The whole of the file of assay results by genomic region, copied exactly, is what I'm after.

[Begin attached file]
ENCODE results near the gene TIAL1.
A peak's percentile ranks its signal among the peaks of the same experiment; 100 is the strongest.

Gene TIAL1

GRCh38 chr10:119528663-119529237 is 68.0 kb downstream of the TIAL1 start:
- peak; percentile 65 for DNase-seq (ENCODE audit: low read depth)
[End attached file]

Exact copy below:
ENCODE results near the gene TIAL1.
A peak's percentile ranks its signal among the peaks of the same experiment; 100 is the strongest.

Gene TIAL1

GRCh38 chr10:119528663-119529237 is 68.0 kb downstream of the TIAL1 start:
- peak; percentile 65 for DNase-seq (ENCODE audit: low read depth)